Taking Notes and Drawing: Only the Basics

Kindle Scribe showing Notebooks with Premium Pen
Bill Loguidice / How-To Geek

Kindle Scribe showing Notebooks with Premium Pen

In most books, documents, and notebooks, the Pen can be used to draw and write notes. Although always intended as a note-taking device, it’s exactly this type of functionality that has gotten, and needed, the most improvement post-launch. These improvements include different types of pen options and better use of pressure sensitivity.

Depending upon the content type, you can adjust pen type and stroke thickness, highlight, erase, lasso to select and move portions of content, create a sticky note, use a clipboard to paste copied or cut items, undo and redo, and more. All of the basics are covered.

In Notebooks, you can create notes using the writing toolbar with the full set of writing tools. There’s also a selection of templates to use as a starting point, such as lined, schedule, calendar, dot, music notation, and storyboard. You can’t import your own templates, but you can work around this limitation by importing and writing over a PDF.

Kindle Scribe showing handwritten note with Premium Pen
Bill Loguidice / How-To Geek

Kindle Scribe showing handwritten note with Premium Pen

Something like an iPad makes a better art station thanks to its fully featured app options and color, but the Kindle Scribe is perfectly usable for quick sketches with nice pressure sensitivity. In terms of note-taking, again, even a default note-taking app, like Notes built into the iPad, offers far more features, but there’s a certain elegance to the relative simplicity of taking notes on a grayscale e-paper screen. It’s kind of like using pen on paper, just with a few extra convenience features.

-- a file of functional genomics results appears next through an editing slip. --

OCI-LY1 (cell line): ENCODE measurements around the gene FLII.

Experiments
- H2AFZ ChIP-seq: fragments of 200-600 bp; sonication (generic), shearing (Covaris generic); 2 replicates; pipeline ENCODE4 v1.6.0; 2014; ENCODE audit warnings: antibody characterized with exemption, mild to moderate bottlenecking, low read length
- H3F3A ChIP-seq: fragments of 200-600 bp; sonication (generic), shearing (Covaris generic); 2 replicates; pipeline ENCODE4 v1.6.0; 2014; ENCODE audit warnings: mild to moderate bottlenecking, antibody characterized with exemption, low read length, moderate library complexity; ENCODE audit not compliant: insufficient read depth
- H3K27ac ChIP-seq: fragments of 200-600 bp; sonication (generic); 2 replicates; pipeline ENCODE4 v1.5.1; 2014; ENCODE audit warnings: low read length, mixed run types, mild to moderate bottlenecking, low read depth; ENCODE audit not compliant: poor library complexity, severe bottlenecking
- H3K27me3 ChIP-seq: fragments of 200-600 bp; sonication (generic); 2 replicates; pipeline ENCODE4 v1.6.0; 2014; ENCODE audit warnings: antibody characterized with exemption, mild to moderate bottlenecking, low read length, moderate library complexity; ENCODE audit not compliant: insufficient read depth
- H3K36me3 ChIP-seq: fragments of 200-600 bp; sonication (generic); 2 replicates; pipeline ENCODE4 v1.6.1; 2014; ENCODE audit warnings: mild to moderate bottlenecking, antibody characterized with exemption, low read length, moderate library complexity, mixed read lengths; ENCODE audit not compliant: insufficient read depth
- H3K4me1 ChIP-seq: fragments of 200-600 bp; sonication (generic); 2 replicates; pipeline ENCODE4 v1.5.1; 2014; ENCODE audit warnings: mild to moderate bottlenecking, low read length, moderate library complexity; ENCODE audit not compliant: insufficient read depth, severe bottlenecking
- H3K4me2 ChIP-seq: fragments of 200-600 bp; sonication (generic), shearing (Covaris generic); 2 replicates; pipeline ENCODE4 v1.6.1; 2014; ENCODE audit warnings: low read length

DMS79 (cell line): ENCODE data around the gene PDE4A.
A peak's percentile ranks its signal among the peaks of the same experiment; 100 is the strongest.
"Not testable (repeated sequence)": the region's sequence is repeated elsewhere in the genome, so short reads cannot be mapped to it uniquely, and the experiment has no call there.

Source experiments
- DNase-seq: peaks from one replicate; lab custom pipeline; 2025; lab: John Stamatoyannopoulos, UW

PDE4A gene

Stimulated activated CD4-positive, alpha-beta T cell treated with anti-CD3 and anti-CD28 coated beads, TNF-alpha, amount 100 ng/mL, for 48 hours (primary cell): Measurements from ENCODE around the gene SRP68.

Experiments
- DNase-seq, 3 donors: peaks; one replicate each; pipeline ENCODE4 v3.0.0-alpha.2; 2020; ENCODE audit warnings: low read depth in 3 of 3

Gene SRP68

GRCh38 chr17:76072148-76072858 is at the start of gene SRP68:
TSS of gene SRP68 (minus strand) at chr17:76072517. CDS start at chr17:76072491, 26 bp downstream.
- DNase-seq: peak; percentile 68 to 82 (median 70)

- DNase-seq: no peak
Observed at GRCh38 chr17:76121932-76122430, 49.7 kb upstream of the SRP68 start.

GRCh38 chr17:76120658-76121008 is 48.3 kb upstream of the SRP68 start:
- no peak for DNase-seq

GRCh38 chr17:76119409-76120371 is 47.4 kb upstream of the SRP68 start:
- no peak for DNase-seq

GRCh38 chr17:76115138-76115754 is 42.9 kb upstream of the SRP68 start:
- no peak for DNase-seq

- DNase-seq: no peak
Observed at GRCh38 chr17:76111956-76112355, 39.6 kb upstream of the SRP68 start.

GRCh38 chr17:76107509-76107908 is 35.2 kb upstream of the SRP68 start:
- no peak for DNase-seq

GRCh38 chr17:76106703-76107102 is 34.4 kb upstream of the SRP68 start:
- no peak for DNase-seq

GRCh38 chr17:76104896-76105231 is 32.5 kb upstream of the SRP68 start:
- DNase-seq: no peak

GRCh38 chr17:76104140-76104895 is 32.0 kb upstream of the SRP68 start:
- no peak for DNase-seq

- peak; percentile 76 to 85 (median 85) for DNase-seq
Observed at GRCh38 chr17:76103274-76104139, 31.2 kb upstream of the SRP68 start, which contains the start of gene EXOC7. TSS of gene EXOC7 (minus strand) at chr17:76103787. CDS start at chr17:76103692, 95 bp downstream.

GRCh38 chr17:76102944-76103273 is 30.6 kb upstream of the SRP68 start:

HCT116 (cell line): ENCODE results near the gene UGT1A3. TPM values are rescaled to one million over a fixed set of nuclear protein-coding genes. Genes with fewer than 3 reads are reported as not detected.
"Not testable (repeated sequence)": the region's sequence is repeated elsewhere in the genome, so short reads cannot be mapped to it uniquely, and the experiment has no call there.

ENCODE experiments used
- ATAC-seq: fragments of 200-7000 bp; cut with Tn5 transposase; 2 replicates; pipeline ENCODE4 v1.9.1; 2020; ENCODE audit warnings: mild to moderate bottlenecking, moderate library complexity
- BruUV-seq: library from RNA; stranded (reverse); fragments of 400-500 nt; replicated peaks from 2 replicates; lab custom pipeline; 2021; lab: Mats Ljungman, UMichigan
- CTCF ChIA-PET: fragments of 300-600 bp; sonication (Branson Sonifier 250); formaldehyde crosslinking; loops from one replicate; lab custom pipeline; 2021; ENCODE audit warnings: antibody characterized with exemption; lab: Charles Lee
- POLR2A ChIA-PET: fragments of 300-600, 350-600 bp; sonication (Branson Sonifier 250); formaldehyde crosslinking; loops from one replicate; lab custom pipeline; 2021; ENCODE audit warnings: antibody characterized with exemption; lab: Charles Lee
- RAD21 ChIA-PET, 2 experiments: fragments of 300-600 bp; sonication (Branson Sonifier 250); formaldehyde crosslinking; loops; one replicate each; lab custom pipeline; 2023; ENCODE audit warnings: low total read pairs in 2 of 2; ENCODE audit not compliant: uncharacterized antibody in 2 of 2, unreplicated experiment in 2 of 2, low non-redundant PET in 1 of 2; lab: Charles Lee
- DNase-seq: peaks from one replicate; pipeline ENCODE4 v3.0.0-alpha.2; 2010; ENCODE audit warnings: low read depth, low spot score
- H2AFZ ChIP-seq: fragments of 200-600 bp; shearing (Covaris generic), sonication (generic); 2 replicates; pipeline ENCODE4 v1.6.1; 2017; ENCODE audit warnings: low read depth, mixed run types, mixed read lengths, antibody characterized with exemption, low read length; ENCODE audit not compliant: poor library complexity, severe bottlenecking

For instance, you can not only send a PDF of your note page or entire notebook to an email address but also convert your handwritten notes to text, which, while not perfect, does do a serviceable job interpreting even very poor handwriting. It’s a nice bridge for those more comfortable using a pen versus a keyboard when taking notes.

As with the two-column layout when reading, there are some unfortunate limitations with note-taking. For instance, you can’t have two different notes side-by-side, and you can’t have a reference document on one side and take notes on the other.

A competing device, Koba Elipsa 2E, lets you write directly on e-books. With the Kindle Scribe, you can only write on a virtual sticky note on a specific page of an e-book, save for select Kindle books that are specifically marked as “Write On-Page With These Books.” Examples of those types of books include journals, planners, and word searches.

Should You Buy the Kindle Scribe in 2024?

Kindle Scribe showing an eBook page
Bill Loguidice / How-To Geek

Kindle Scribe showing an e-book page

The Kindle Scribe is an excellent eReader, at least for text, as well as a general note-taker and basic sketchbook. However, what seemed like reasonable limitations before, now seem like a product a bit behind the times despite the much-needed post-launch software updates. Outside of far more versatile LCD-based tablets from the likes of Apple and Samsung with pen support, there are now a growing number of Android-based E Ink tablets, some with limited color, that take much of the shine off of the Kindle e-paper line. The only true advantage the Kindle Scribe has left versus most of the competing options is its killer potential battery life of weeks to months.

In general, the Kindle Scribe is competitive in price, but you have to understand what you’re giving up versus the other available options. If you need a large non-color eReader that can also take notes, it’s still a fine choice, especially if you find devices with more features, including full-function web browsing and virtually unlimited apps, distracting or somewhat difficult to use. The Kindle Scribe sticks to the basics and does them well, nothing more, nothing less.

New Project (82)

Amazon Kindle Scribe

If you need a large-screen E-Ink eReader that can also take notes, then the Kindle Scribe makes a solid choice. However, other options, including LCD-based tablets and color E-Ink eReaders have more capabilities than Amazon’s device.

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By John P.